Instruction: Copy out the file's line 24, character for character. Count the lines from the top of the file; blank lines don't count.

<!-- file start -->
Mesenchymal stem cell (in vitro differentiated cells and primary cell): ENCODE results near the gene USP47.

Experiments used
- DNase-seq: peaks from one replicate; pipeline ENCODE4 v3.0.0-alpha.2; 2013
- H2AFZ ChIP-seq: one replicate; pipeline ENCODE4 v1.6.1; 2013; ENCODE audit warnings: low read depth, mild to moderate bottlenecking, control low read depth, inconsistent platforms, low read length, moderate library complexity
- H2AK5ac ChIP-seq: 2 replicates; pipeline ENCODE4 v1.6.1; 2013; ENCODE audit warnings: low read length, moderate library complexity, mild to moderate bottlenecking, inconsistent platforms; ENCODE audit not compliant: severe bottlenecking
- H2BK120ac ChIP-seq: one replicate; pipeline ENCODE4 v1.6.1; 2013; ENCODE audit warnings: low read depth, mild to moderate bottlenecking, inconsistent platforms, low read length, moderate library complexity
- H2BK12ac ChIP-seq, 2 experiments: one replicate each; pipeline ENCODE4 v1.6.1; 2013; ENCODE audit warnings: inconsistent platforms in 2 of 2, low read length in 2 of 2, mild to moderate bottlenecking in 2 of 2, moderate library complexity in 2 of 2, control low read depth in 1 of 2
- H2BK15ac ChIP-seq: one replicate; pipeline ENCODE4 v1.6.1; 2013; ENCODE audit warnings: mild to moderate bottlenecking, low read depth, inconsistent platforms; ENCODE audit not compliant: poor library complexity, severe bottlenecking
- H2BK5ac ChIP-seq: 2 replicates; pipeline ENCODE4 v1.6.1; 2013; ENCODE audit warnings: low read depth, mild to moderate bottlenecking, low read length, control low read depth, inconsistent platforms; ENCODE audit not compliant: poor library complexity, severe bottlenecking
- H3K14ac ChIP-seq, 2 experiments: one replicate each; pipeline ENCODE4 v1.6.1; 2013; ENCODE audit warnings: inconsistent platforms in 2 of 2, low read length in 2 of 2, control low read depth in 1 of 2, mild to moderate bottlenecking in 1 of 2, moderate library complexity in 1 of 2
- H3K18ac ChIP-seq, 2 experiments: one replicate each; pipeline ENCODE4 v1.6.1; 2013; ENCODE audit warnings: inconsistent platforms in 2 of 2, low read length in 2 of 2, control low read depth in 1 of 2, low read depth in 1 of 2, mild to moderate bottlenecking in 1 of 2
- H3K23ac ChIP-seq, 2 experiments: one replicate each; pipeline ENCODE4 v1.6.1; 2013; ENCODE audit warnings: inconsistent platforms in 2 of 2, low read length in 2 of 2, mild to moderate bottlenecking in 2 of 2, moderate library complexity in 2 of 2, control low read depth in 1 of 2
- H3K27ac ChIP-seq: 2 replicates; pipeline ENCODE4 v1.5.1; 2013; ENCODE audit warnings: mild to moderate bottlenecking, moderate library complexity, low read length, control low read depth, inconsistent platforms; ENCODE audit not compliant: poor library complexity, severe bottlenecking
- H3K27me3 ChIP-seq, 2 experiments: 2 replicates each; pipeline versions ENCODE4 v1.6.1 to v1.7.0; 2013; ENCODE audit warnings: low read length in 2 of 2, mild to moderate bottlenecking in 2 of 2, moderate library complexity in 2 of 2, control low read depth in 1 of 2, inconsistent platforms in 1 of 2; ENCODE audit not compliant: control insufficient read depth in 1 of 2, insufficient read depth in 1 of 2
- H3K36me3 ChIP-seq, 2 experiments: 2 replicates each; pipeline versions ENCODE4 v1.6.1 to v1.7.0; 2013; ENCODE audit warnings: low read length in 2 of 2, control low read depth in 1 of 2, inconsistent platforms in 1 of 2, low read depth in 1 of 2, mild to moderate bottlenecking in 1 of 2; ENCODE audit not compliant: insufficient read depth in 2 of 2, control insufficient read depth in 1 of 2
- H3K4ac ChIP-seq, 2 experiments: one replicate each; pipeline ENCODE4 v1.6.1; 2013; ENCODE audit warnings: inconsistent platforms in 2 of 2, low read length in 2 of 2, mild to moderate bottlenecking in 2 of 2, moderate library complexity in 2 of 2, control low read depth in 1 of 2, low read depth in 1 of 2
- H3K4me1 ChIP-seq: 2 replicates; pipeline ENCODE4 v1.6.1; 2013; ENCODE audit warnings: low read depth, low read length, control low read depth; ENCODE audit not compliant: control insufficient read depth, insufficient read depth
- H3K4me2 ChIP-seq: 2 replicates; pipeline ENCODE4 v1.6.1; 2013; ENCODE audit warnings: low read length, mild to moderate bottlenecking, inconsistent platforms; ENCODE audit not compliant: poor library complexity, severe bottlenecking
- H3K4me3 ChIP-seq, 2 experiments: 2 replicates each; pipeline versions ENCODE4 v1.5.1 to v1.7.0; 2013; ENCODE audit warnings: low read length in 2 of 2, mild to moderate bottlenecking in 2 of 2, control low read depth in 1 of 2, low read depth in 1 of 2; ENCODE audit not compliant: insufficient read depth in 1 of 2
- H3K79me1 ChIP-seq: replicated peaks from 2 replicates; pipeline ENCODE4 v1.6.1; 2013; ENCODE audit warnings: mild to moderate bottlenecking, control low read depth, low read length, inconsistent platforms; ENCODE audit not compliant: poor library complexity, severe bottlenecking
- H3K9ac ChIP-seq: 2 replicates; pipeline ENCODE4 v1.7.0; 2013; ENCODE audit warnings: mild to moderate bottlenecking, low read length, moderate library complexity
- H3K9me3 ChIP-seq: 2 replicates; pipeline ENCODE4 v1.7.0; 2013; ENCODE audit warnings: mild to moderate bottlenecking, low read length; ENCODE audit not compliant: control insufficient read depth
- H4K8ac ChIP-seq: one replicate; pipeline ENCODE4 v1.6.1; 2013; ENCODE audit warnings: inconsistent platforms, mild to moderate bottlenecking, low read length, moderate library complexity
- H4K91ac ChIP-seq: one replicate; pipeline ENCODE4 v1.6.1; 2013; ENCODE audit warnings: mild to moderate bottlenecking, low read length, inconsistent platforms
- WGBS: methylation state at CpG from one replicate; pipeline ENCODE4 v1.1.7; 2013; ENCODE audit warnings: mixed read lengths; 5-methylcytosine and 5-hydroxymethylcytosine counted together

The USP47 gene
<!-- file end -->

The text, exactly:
- H4K91ac ChIP-seq: one replicate; pipeline ENCODE4 v1.6.1; 2013; ENCODE audit warnings: mild to moderate bottlenecking, low read length, inconsistent platforms